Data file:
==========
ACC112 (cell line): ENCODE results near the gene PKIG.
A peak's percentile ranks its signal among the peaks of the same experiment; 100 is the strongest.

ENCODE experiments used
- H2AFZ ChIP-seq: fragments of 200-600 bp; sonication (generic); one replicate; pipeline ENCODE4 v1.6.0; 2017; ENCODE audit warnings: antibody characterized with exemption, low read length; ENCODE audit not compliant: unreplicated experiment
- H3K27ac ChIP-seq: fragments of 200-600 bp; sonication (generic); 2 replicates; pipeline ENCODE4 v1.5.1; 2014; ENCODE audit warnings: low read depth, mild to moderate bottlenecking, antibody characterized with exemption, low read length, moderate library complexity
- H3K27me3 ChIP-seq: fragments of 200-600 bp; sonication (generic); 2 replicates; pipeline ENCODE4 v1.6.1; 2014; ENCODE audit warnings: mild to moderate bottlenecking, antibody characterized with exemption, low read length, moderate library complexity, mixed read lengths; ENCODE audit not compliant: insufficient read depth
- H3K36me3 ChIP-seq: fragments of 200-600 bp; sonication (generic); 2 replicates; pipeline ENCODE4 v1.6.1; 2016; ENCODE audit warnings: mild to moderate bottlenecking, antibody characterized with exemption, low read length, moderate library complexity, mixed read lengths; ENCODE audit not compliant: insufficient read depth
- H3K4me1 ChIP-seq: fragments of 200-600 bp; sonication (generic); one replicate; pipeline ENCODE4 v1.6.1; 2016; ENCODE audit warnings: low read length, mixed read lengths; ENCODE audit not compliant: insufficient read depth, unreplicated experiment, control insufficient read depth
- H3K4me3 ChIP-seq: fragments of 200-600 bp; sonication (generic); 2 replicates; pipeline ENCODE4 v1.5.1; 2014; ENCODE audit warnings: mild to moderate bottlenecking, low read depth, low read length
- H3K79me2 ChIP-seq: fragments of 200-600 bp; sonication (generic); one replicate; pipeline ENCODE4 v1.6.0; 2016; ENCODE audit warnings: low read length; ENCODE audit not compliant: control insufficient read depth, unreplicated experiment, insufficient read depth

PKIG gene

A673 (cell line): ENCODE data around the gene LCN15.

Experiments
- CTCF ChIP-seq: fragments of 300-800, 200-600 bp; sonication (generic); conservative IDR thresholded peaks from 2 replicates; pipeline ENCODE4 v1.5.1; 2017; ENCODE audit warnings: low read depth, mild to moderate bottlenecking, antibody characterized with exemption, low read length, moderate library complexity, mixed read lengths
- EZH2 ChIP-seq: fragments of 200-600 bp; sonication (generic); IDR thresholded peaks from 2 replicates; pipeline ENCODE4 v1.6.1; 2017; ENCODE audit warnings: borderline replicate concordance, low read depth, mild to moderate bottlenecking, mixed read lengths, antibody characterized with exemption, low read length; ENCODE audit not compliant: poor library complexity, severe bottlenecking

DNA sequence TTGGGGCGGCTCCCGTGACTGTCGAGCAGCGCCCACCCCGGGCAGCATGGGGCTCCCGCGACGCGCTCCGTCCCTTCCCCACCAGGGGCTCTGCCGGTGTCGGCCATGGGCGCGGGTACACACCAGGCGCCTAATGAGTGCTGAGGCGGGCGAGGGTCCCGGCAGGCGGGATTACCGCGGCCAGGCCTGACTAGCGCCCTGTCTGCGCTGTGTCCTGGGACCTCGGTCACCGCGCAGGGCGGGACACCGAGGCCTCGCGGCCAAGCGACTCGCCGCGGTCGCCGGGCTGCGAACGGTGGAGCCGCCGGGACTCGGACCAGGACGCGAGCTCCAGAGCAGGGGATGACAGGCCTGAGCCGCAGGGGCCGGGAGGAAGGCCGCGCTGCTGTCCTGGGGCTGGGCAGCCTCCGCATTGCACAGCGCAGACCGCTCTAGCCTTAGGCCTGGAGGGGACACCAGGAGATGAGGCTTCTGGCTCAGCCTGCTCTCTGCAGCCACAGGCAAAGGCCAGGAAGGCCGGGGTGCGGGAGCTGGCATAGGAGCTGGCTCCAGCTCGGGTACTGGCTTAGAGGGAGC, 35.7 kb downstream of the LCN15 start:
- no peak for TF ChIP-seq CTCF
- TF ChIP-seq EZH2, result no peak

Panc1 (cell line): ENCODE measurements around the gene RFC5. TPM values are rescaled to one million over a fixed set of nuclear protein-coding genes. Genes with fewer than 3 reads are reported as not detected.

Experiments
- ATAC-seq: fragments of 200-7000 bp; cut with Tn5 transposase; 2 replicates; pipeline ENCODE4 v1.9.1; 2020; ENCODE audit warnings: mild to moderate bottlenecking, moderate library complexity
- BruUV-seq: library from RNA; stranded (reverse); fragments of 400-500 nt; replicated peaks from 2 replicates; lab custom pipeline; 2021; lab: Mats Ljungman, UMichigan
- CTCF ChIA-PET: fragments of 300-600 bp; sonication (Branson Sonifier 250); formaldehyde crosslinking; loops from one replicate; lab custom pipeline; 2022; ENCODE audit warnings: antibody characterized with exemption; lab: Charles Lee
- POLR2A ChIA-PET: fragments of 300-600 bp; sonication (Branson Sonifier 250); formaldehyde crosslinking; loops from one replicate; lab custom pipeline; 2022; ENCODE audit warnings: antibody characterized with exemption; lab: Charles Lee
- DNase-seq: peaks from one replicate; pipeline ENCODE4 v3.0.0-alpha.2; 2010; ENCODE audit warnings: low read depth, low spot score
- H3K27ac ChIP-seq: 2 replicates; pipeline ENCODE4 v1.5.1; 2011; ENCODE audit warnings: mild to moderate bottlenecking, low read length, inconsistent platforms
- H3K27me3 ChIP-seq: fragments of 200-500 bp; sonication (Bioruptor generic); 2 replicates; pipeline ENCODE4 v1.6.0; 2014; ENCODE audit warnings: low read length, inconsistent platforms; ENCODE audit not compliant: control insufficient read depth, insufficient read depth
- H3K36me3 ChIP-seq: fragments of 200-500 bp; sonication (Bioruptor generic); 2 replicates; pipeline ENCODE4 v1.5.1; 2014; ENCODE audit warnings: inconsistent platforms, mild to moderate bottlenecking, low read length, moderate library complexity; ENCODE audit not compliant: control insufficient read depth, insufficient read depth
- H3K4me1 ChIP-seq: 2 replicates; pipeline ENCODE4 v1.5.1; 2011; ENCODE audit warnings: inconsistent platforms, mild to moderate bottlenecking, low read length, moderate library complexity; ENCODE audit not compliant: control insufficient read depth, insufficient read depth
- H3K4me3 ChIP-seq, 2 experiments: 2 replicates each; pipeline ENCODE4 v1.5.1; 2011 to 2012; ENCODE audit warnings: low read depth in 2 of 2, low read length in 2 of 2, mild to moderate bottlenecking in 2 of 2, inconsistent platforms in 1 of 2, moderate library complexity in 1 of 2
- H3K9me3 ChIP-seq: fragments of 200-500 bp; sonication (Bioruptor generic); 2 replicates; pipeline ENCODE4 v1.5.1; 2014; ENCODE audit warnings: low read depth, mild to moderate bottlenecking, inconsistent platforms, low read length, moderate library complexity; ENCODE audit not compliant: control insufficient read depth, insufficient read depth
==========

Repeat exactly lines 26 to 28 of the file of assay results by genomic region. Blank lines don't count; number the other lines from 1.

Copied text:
- H3K27ac ChIP-seq: 2 replicates; pipeline ENCODE4 v1.5.1; 2011; ENCODE audit warnings: mild to moderate bottlenecking, low read length, inconsistent platforms
- H3K27me3 ChIP-seq: fragments of 200-500 bp; sonication (Bioruptor generic); 2 replicates; pipeline ENCODE4 v1.6.0; 2014; ENCODE audit warnings: low read length, inconsistent platforms; ENCODE audit not compliant: control insufficient read depth, insufficient read depth
- H3K36me3 ChIP-seq: fragments of 200-500 bp; sonication (Bioruptor generic); 2 replicates; pipeline ENCODE4 v1.5.1; 2014; ENCODE audit warnings: inconsistent platforms, mild to moderate bottlenecking, low read length, moderate library complexity; ENCODE audit not compliant: control insufficient read depth, insufficient read depth